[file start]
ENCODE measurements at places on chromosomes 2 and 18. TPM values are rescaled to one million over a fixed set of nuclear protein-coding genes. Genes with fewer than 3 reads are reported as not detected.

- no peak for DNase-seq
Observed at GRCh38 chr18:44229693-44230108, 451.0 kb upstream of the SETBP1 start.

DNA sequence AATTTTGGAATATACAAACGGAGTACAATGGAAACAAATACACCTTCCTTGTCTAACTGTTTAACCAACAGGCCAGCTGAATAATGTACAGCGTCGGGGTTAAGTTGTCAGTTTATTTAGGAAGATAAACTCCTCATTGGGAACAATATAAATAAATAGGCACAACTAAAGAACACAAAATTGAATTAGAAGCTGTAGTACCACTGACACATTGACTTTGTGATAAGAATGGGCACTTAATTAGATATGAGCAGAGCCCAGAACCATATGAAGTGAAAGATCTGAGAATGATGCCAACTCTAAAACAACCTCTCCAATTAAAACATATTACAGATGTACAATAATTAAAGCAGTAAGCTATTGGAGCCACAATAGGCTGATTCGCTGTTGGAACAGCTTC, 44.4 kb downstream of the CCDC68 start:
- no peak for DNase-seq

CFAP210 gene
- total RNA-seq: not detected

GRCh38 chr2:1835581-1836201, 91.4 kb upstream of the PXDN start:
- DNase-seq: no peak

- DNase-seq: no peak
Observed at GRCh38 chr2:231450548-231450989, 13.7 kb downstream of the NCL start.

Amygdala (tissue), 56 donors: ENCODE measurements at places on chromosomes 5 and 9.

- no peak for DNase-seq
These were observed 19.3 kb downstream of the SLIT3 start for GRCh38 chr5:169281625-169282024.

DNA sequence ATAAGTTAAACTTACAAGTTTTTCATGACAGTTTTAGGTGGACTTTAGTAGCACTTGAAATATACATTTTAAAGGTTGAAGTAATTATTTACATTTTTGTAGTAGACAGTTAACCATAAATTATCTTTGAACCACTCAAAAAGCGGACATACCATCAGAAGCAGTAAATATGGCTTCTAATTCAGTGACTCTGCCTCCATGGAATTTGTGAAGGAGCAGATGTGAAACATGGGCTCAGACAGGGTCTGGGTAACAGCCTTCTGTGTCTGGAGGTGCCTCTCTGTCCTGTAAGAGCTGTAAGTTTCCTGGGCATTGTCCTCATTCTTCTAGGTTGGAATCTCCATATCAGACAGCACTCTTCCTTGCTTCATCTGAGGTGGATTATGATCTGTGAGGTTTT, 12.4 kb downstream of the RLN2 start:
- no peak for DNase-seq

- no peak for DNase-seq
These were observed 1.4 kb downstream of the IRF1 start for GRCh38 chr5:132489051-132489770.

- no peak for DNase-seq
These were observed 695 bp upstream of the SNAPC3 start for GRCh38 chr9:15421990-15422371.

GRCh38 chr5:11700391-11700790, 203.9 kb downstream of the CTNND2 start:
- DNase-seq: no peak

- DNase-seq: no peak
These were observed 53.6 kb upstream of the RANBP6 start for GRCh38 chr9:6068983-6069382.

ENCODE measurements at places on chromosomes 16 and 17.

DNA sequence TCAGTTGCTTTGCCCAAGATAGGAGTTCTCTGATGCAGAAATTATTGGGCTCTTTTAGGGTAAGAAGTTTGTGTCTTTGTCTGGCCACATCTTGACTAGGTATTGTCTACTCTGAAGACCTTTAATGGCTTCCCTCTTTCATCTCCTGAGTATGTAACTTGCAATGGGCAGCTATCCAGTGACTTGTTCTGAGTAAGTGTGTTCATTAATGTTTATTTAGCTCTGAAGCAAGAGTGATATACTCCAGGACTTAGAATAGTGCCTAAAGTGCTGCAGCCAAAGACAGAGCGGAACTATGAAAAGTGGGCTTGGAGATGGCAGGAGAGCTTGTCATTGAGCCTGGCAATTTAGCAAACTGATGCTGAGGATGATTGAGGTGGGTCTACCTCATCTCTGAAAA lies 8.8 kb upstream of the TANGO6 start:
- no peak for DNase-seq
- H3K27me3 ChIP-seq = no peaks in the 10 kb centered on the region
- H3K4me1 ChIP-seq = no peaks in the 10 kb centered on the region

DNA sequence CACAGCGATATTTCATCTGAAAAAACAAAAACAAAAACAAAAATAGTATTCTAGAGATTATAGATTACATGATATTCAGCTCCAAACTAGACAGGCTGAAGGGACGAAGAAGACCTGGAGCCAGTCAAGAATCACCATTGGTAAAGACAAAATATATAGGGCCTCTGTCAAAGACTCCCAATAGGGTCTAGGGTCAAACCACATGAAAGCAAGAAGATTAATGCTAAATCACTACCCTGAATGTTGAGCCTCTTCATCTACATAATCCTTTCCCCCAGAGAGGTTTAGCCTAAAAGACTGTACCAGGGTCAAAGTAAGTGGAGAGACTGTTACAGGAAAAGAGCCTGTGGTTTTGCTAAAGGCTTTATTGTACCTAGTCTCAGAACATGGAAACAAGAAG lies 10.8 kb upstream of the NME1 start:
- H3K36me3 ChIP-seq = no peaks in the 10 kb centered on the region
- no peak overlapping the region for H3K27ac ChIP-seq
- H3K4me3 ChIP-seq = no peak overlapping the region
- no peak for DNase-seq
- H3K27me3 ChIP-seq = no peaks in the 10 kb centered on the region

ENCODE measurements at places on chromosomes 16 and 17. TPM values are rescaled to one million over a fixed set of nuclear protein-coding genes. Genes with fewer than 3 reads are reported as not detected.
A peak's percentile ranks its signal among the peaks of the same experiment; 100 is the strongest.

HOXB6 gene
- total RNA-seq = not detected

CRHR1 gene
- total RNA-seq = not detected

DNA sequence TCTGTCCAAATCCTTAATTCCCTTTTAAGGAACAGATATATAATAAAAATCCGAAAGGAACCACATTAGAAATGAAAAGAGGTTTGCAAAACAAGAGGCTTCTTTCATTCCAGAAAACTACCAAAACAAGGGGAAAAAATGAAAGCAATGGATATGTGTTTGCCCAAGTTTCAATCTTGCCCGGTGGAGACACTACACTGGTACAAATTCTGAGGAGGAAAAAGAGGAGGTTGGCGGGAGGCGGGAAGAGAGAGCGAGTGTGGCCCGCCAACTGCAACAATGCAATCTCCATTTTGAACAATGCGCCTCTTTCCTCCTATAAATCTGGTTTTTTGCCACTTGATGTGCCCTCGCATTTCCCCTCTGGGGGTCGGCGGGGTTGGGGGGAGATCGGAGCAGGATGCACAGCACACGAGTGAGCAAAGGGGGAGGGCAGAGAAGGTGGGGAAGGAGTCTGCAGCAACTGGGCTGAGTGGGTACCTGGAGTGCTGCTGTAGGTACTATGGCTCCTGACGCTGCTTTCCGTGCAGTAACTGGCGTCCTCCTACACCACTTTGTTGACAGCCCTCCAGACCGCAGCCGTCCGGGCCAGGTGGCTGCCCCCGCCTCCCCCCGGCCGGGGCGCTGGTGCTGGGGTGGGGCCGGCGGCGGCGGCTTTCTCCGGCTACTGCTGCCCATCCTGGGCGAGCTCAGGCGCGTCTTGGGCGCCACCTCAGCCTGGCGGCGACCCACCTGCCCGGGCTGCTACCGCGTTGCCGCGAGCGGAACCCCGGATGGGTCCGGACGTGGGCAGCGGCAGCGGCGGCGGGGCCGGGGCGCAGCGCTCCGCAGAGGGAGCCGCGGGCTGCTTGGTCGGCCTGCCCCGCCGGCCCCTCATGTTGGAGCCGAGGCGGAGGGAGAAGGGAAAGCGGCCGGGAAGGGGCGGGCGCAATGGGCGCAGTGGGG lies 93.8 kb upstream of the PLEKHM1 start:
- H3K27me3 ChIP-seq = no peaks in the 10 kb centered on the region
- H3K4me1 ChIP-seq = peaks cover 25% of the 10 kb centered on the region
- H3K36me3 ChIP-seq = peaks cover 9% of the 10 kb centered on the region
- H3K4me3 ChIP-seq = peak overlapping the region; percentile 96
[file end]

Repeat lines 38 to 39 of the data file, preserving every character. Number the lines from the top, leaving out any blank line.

HOXB6 gene
- total RNA-seq = not detected